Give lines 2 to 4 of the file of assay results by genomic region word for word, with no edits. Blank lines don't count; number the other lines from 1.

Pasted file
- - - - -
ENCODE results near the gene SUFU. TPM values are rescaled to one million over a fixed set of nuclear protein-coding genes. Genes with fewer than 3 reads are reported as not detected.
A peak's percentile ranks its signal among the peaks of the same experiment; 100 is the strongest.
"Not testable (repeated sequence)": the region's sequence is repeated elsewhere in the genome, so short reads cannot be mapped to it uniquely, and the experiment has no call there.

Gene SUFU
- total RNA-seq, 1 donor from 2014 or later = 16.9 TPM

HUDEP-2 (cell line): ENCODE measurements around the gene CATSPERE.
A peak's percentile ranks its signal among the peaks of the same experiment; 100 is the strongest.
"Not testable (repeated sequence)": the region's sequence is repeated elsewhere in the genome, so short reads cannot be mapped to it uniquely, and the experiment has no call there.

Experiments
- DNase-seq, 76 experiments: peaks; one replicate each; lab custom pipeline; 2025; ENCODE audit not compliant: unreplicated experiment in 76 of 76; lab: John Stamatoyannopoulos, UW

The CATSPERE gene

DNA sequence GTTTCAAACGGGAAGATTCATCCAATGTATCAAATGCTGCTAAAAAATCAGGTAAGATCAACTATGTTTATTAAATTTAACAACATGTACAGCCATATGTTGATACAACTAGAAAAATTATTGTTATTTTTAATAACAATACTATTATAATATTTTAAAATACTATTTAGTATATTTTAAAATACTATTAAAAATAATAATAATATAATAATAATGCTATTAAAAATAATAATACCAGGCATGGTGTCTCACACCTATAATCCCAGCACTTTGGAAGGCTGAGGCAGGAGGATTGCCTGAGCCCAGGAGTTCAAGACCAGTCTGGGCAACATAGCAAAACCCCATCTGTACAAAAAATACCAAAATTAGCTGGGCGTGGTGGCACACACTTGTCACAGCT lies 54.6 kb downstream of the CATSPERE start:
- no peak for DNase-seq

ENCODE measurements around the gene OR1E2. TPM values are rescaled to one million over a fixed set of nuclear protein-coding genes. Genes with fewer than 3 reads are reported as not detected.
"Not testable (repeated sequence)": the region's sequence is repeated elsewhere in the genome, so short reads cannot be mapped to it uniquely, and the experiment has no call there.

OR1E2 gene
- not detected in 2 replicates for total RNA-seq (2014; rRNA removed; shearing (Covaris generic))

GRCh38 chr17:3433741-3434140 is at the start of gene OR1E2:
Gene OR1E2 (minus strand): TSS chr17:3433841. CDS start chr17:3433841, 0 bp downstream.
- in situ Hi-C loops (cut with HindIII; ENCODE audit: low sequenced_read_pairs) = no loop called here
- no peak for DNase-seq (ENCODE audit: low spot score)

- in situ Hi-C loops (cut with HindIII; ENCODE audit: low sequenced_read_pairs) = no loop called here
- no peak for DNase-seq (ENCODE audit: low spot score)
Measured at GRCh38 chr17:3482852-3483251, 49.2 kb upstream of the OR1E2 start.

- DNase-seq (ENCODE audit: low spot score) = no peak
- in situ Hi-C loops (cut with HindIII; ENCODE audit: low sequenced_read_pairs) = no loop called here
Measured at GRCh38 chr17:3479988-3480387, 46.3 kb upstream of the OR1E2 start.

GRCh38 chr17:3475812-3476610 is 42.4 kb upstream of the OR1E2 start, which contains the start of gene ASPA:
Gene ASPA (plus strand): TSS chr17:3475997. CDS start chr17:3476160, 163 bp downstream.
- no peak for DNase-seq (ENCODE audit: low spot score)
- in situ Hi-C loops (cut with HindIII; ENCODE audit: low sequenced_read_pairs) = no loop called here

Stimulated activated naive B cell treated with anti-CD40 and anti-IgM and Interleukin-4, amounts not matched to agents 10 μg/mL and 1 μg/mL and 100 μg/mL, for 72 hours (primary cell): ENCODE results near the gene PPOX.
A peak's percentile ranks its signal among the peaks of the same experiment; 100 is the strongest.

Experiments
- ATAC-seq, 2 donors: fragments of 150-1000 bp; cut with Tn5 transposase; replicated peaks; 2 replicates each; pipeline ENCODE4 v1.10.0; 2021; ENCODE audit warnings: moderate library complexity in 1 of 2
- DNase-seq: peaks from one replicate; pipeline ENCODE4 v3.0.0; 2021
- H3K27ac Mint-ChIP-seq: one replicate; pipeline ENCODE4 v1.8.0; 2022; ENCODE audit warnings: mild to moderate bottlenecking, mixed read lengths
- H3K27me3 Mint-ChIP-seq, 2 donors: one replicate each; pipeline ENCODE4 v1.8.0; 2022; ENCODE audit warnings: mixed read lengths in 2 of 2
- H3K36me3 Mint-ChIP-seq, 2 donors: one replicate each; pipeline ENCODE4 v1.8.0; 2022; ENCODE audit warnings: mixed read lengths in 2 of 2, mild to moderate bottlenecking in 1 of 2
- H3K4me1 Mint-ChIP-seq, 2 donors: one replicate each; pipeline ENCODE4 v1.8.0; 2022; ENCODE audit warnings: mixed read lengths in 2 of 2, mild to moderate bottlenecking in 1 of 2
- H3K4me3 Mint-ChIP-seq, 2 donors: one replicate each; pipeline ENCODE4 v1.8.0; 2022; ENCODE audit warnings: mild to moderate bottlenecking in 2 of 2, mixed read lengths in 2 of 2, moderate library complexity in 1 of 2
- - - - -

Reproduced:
A peak's percentile ranks its signal among the peaks of the same experiment; 100 is the strongest.
"Not testable (repeated sequence)": the region's sequence is repeated elsewhere in the genome, so short reads cannot be mapped to it uniquely, and the experiment has no call there.

Gene SUFU